School of Medicine


Showing 4,231-4,240 of 6,510 Results

  • Seiji Nishino

    Seiji Nishino

    Professor (Research) of Psychiatry & Behavioral Sciences, Emeritus

    Current Research and Scholarly Interests The research focus of the Sleep and Circadian Neurobiology (SCN) Laboratory is the study of the sleep and circadian physiology using various animal models. A portion of the research is carried out using rodent models of narcolepsy and circadian rhythm sleep disorders. The laboratory also carries out pharmacological studies aiming to develop new treatments for these sleep disorders.

  • Ryan Nitta

    Ryan Nitta

    Sr Res Scientist-Basic Life, Neurosurgery

    Current Role at Stanford The main project of the Li lab is to elucidate the signaling pathways responsible for maintaining and initiating brain tumor growth. Previously the Li lab has identified an interesting protein, known as casein kinase 2, which plays an integral role in adult brain tumor growth. My goal is to expand on this initial finding and determine if casein kinase 2 could be a therapeutically relevant drug target in adult brain tumors and whether this protein plays a role in pediatric brain tumors. The role of the candidate would be the lead researcher on these projects, as well as managing and leading the undergraduate and medical students in the lab. In addition, I am responsible for maintaining the laboratory and assisting in grant writing.

  • Jonathan Nizar

    Jonathan Nizar

    Clinical Instructor, Medicine - Nephrology

    Current Research and Scholarly Interests Diabetes and hypertension are among the most common diseases treated in the US. The combination of these disease greatly increased the risk of heart attack, stroke, and early death. While over 90% of patients with diabetes have high blood pressure, its cause is unknown. Working in the laboratory of Vivek Bhalla, I am interested in understanding the mechanisms that diabetes contributes to high blood pressure. We current are focused on the regulatory role of insulin on sodium reabsorption in the kidney, which is a master regulator of blood pressure. Using a mouse model of diabetes and transgenic technologies, we utliize classical metabolic experiments, expression, electrophysiological, and primary cell culture techniques to understand the role of insulin in regulating sodium transport in the kidney, blood volume in the body, and increased blood pressure in diabetes.

  • Garry Nolan

    Garry Nolan

    Rachford and Carlota Harris Professor

    Current Research and Scholarly Interests Dr. Nolan's group uses high throughput single cell analysis technology cellular biochemistry to study autoimmunity, cancer, virology (influenza & Ebola), as well as understanding normal immune system function. Using advanced flow cytometric techniques such as Mass Cytometry, MIBI (ion beam imaging), CODEX and computational biology approaches, we focus on understanding disease processes at the single cell level. We have a strong interest in cancer immunotherapy and pathogen-host interactions.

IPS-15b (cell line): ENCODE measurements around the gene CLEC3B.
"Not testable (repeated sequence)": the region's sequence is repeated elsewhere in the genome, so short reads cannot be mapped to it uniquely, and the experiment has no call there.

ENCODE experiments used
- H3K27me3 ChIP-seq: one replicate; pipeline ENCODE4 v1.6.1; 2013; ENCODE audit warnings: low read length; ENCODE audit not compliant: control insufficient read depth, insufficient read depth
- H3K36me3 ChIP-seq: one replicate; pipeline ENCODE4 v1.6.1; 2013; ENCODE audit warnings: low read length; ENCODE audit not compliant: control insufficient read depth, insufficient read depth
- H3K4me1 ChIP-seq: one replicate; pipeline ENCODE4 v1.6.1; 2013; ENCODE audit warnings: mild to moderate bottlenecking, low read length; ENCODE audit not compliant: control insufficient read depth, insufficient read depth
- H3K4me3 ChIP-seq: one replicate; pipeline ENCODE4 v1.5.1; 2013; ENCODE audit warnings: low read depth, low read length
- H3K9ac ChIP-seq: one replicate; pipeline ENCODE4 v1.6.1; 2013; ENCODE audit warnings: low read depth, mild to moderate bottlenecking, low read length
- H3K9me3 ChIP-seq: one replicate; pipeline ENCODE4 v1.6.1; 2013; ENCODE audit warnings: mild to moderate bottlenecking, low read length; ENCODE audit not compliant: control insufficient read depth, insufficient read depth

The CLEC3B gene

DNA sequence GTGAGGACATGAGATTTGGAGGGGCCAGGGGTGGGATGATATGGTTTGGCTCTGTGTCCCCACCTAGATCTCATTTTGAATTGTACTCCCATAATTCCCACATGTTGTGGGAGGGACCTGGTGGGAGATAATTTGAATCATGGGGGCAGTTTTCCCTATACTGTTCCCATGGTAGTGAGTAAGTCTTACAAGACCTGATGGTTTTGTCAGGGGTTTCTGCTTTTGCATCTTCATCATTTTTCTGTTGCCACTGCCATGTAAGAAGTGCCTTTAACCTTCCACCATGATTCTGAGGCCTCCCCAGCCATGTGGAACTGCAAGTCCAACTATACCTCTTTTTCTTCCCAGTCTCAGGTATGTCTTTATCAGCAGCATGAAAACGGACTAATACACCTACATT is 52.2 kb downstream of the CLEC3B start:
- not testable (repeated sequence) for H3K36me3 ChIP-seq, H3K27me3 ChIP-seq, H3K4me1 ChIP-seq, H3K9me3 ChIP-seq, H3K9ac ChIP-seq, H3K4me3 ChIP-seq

• Douglas Noordsy

    Douglas Noordsy

    Clinical Professor, Psychiatry and Behavioral Sciences

    Bio Douglas L. Noordsy, MD, is Clinical Professor, Director of Sports Psychiatry, and psychiatrist on the INSPIRE Early Psychosis Clinic in the Department of Psychiatry & Behavioral Sciences at Stanford University School of Medicine. Dr. Noordsy was previously Professor of Psychiatry, Director of Psychosis Services and Investigator in the Psychopharmacology Research Group at the Geisel School of Medicine at Dartmouth. His research interests include medication and psychosocial treatments for individuals with psychotic disorders, including those with co-occurring substance use disorders; methods to facilitate recovery and promote achievement of optimal outcomes for people with schizophrenia and bipolar disorder; rehabilitation and recovery interventions (including cognitive behavioral therapy and physical exercise); and methods to prevent progression of early psychotic disorders. He is particularly interested in the role of physical exercise for prevention of progression of early psychosis and for potentiating learning in CBTp and supported employment and education. Dr. Noordsy is a member of the Schizophrenia International Research Society, the International Early Psychosis Association, the American Medical Athletic Association, and the American Association of Community Psychiatrists, and is a fellow of the American Psychiatric Association. He is a member of the editorial advisory boards for Community Mental Health Journal, Case Reports in Psychiatry, American Medical Athletic Association Journal, and The Journal of Dual Diagnosis. Dr. Noordsy was recognized with the Exemplary Psychiatrist Award from the National Alliance on Mental Illness in 2001.